When we think of movies we think Hollywood or so I believe, having spent my formative years in front of a lot of US television and, by extent, the Hollywood movies thereon.
Even using the word cinema, while conjuring the French, doesn’t necessarily take away the thought of American film.
With Beautiful Lies (2010), the message is obscured. Is this French farce seeking a US market; American romantic comedy done with savoir faire or an attempt at 1940s screwball comedy?
Audrey Tautou is hairdresser Emilie (even the character name, mimicking Tautou’s most famous role as Amelie, seems a tease to the Americans, probably considered by the French too stupid to know of Tautou without reference to her best film). She has her fate with the audience set in the first scene when she cuts off a young woman’s long fringe, despite her client and her business partner’s thoughts on the matter.
Emilie has the best intentions and gets herself into a fix but she is still annoying.
Her mother Maddy (Nathalie Baye) gives us the key when she refers to the writing in a love letter – believed to be from a secret admirer but actually written by her daughter to perk her up – as frigid.
Emilie looks furtively about the café in which they are sitting in case anyone is looking at her.
Frigid, single-minded, attractive, with a chip on her shoulder about the more educated, Emilie has ignored a beautiful love letter written to her and recycled it to her mother with humorous – but not hilarious – results. Her attempts at replicating the style in later letters bring about her mother’s disappointment.
It was hard not to imagine what Hollywood would do with this if they eventually remake it, perhaps as a vehicle for Jennifer Aniston. Who might play Maddy and the put-upon Jean (Sami Bouajila), the Harvard-educated translator working in Emilie’s hairdressing salon?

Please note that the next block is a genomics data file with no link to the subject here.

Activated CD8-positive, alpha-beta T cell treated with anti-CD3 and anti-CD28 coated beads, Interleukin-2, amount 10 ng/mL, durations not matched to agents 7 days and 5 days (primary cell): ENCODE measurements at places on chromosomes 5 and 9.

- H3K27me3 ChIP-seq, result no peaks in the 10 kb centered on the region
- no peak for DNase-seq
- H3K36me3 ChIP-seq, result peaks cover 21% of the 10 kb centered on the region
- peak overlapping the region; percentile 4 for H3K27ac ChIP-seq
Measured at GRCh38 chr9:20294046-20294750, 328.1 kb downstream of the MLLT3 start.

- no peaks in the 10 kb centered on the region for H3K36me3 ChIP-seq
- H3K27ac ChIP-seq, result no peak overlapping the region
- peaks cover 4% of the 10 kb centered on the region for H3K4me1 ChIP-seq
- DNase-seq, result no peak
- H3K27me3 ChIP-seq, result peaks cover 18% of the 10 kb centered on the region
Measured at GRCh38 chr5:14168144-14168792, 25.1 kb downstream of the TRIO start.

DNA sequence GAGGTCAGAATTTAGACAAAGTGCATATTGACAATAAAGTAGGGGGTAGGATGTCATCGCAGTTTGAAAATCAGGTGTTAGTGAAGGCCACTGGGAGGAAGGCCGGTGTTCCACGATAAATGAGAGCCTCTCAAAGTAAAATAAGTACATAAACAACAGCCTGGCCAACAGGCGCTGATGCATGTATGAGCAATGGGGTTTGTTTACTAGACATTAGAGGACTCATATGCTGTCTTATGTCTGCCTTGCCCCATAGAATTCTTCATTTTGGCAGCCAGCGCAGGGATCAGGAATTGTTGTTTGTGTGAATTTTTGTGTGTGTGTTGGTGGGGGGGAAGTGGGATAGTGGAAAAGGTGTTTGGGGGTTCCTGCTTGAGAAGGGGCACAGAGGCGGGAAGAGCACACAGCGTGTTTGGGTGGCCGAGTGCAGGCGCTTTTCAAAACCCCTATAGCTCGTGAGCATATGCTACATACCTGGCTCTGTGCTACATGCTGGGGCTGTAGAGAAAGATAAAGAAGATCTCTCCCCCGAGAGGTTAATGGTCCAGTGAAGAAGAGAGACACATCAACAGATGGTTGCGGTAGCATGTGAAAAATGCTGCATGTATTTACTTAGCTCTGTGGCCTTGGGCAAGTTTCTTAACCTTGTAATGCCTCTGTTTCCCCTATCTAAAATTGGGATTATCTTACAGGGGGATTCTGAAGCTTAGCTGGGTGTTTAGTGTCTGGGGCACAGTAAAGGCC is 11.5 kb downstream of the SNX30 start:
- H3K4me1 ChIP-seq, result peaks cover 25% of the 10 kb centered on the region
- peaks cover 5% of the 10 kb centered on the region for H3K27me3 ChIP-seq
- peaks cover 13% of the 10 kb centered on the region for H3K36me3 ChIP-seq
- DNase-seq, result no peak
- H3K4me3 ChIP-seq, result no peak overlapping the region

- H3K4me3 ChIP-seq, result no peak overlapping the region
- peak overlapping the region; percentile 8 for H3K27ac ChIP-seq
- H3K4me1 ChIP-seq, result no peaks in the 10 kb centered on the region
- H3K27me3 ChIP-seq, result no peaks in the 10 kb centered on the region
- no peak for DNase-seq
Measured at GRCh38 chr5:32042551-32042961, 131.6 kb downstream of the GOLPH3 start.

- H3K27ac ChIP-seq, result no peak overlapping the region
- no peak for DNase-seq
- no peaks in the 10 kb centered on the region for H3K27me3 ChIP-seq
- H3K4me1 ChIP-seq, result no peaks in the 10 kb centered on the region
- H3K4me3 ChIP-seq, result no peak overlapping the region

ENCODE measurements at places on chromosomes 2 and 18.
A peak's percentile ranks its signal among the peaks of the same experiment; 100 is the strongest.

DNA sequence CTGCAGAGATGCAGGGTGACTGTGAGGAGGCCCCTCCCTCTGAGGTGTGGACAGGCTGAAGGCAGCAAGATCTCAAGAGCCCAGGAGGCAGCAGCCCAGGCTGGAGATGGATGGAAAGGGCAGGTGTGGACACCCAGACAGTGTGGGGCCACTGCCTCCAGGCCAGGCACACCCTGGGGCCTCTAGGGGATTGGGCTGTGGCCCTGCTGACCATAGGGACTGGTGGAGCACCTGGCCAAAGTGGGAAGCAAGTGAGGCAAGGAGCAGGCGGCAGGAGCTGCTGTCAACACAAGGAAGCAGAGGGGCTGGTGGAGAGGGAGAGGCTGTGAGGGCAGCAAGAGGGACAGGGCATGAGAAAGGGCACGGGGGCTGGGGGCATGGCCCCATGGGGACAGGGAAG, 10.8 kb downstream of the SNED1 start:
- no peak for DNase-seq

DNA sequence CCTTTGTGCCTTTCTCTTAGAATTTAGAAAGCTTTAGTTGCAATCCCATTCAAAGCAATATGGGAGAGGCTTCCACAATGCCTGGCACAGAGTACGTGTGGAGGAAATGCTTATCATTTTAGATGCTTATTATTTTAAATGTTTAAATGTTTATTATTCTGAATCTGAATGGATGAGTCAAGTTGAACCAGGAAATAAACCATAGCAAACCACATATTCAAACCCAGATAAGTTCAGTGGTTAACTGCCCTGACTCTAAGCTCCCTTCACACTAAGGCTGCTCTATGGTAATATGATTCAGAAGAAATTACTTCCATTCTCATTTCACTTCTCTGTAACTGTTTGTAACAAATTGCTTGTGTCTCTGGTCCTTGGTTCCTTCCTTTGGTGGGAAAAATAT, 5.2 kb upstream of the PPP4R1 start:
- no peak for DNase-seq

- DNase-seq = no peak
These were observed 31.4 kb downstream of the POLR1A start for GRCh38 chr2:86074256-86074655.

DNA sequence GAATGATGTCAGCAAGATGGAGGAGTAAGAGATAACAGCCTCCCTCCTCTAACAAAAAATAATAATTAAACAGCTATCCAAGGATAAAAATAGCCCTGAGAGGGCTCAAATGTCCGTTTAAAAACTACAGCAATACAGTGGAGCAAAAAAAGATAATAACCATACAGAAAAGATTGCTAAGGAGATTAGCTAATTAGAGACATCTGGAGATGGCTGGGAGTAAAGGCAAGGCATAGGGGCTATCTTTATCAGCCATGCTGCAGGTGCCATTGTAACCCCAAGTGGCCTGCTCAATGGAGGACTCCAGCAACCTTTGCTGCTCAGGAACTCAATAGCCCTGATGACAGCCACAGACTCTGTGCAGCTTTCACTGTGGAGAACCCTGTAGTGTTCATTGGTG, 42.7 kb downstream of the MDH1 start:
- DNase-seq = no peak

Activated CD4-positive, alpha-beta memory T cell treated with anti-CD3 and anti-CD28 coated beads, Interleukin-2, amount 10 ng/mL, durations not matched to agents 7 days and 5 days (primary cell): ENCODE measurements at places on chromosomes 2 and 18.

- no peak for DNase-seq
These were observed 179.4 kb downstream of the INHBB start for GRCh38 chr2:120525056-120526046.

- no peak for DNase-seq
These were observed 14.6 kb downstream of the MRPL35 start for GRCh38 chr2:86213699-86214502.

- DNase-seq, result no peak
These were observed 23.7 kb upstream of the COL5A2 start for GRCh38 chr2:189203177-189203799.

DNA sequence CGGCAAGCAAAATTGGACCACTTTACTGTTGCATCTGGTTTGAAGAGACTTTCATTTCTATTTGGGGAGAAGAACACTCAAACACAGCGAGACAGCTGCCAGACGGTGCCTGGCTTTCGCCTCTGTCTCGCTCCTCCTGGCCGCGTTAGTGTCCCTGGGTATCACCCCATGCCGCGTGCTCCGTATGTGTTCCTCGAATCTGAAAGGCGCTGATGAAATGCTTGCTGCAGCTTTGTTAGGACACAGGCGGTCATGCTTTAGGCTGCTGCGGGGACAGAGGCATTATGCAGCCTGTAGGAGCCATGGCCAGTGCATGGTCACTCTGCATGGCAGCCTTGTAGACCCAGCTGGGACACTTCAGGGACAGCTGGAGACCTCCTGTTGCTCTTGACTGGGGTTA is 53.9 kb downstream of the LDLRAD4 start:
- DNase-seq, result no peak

Jean is happy in his maintenance job because it comes without stress, little knowing he is about to send his anxiety levels to new highs when he writes the anonymous love letter to Emilie.
From here begins a sort of ménage a trios without the intimacy as the three characters try to piece together what’s going on.
The plot is easy on the audience but some trails led to unexpected outcomes. The character of Maddy’s artist husband, who has abandoned her for a now pregnant 20-year-old, offered a further plot line but this seemed to disappear without trace.
Judith Chemla as the junior shop assistant Paulette gets the best laughs.
Wowser warning: if you don’t like alcohol, you will be appalled by the way vodka is shown as the best way to get rid of writers’ block or learn to lie convincingly.